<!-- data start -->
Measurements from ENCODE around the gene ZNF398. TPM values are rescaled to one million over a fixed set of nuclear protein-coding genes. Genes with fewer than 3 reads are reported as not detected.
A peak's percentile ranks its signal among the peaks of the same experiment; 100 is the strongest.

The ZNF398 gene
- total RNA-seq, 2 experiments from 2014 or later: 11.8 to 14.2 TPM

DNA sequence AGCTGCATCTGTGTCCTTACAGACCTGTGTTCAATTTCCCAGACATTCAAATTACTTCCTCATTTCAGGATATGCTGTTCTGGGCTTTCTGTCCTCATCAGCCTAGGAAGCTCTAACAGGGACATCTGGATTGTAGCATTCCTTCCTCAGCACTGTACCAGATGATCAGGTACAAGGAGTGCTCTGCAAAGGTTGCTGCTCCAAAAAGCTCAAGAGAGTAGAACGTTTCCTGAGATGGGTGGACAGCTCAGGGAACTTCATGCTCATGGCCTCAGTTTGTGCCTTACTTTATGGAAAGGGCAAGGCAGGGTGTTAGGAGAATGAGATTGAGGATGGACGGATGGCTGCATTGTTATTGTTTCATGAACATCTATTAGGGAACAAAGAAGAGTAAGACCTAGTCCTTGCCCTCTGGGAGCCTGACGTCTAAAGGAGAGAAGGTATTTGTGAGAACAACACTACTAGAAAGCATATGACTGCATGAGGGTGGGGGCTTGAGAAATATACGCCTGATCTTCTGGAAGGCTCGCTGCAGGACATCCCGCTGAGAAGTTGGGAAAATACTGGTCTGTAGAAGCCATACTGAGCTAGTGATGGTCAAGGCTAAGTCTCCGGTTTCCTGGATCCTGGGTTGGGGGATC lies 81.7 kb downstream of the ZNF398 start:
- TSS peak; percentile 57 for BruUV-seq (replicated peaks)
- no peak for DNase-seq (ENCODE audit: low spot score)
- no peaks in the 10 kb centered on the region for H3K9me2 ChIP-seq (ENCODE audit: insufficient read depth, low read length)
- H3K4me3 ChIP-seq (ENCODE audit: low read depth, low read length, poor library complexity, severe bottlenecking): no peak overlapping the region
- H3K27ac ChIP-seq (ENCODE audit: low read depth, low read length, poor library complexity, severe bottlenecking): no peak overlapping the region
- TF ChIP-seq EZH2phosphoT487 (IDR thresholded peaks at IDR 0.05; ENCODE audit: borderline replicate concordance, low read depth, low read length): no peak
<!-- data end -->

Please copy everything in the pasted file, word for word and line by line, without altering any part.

Measurements from ENCODE around the gene ZNF398. TPM values are rescaled to one million over a fixed set of nuclear protein-coding genes. Genes with fewer than 3 reads are reported as not detected.
A peak's percentile ranks its signal among the peaks of the same experiment; 100 is the strongest.

The ZNF398 gene
- total RNA-seq, 2 experiments from 2014 or later: 11.8 to 14.2 TPM

DNA sequence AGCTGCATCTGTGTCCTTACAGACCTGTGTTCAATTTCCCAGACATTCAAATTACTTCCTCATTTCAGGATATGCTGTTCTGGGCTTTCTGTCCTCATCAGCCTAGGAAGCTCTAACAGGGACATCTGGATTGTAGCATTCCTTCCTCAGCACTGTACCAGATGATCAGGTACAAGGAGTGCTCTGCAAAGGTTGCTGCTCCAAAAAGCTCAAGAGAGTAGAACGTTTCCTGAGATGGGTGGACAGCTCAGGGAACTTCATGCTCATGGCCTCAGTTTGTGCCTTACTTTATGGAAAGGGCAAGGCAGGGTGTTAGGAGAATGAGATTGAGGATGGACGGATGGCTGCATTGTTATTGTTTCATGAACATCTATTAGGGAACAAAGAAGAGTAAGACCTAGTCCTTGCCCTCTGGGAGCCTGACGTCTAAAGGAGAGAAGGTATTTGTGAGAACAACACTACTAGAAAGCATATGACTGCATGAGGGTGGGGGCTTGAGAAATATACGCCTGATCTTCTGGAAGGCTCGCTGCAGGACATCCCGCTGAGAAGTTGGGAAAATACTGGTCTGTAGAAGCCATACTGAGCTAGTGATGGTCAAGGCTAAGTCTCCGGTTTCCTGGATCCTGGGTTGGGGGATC lies 81.7 kb downstream of the ZNF398 start:
- TSS peak; percentile 57 for BruUV-seq (replicated peaks)
- no peak for DNase-seq (ENCODE audit: low spot score)
- no peaks in the 10 kb centered on the region for H3K9me2 ChIP-seq (ENCODE audit: insufficient read depth, low read length)
- H3K4me3 ChIP-seq (ENCODE audit: low read depth, low read length, poor library complexity, severe bottlenecking): no peak overlapping the region
- H3K27ac ChIP-seq (ENCODE audit: low read depth, low read length, poor library complexity, severe bottlenecking): no peak overlapping the region
- TF ChIP-seq EZH2phosphoT487 (IDR thresholded peaks at IDR 0.05; ENCODE audit: borderline replicate concordance, low read depth, low read length): no peak